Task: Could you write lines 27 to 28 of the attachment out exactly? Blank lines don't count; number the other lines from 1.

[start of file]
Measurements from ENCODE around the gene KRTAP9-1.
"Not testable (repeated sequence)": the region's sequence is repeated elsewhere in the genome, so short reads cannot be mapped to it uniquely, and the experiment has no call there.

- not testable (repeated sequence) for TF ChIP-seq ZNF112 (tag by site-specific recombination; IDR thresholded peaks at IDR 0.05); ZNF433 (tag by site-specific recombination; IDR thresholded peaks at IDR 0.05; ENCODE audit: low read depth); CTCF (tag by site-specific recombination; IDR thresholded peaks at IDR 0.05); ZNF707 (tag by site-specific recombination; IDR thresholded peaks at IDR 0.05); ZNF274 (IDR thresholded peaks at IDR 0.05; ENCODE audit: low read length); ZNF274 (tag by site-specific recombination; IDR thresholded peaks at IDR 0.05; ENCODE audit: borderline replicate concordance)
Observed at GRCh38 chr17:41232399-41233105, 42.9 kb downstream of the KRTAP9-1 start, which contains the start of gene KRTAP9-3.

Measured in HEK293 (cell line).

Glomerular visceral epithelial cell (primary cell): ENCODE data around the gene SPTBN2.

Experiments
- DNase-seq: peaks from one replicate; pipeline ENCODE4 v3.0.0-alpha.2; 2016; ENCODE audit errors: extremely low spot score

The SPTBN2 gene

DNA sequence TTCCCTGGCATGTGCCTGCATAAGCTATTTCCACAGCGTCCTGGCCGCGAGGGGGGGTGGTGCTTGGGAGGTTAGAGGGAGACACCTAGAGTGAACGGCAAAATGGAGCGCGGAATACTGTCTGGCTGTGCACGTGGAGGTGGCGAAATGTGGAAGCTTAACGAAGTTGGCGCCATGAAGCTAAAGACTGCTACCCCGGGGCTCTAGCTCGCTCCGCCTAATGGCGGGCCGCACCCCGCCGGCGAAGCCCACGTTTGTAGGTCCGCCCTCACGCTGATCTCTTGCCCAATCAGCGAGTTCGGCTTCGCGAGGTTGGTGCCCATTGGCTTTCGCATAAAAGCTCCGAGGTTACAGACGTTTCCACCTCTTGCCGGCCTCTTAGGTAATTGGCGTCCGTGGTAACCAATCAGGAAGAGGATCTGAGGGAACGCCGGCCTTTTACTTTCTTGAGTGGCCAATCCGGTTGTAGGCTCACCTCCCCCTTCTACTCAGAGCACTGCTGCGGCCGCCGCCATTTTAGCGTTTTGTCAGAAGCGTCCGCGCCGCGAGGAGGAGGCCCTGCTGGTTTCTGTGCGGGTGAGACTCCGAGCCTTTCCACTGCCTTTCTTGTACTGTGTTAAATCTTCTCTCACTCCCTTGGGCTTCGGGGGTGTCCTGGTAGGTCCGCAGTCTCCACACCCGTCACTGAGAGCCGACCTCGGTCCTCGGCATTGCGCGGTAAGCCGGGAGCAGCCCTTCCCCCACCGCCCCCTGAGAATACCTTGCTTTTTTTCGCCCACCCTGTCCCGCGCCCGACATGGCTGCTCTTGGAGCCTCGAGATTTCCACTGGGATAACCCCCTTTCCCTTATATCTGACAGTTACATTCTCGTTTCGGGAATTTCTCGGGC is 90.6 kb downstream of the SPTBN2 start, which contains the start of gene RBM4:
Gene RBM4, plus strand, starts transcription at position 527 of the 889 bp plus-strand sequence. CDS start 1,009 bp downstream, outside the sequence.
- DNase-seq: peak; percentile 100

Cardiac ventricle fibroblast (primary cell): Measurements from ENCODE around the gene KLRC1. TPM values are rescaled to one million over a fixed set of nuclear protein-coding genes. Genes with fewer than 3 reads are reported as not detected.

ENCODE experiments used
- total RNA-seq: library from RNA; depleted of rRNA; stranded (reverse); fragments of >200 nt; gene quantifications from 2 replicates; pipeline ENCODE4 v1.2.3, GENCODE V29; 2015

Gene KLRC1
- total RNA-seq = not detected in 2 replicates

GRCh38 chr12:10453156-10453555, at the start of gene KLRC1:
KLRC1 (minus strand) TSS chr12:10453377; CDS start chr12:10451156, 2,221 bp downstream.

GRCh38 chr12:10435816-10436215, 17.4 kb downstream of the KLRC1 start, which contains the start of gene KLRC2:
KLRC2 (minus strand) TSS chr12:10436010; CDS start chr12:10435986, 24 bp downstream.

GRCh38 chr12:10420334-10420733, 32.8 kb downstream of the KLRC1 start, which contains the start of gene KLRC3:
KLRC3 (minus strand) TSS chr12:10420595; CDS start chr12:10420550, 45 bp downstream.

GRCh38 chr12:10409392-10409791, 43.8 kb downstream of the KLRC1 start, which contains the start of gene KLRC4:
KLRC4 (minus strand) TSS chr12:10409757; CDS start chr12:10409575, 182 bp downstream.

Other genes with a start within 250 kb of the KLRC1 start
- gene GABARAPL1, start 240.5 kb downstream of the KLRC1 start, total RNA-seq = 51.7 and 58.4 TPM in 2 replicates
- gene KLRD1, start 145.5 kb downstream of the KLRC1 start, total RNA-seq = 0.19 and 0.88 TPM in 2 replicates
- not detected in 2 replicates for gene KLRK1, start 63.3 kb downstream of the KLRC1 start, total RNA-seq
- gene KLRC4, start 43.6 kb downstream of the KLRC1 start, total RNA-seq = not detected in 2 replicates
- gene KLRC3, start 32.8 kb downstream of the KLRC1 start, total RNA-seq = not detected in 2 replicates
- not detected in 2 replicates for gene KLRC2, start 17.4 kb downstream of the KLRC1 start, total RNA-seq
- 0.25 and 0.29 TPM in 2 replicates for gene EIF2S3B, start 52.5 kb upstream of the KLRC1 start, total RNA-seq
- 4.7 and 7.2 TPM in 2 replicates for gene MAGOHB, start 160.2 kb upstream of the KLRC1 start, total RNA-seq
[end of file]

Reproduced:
- gene GABARAPL1, start 240.5 kb downstream of the KLRC1 start, total RNA-seq = 51.7 and 58.4 TPM in 2 replicates
- gene KLRD1, start 145.5 kb downstream of the KLRC1 start, total RNA-seq = 0.19 and 0.88 TPM in 2 replicates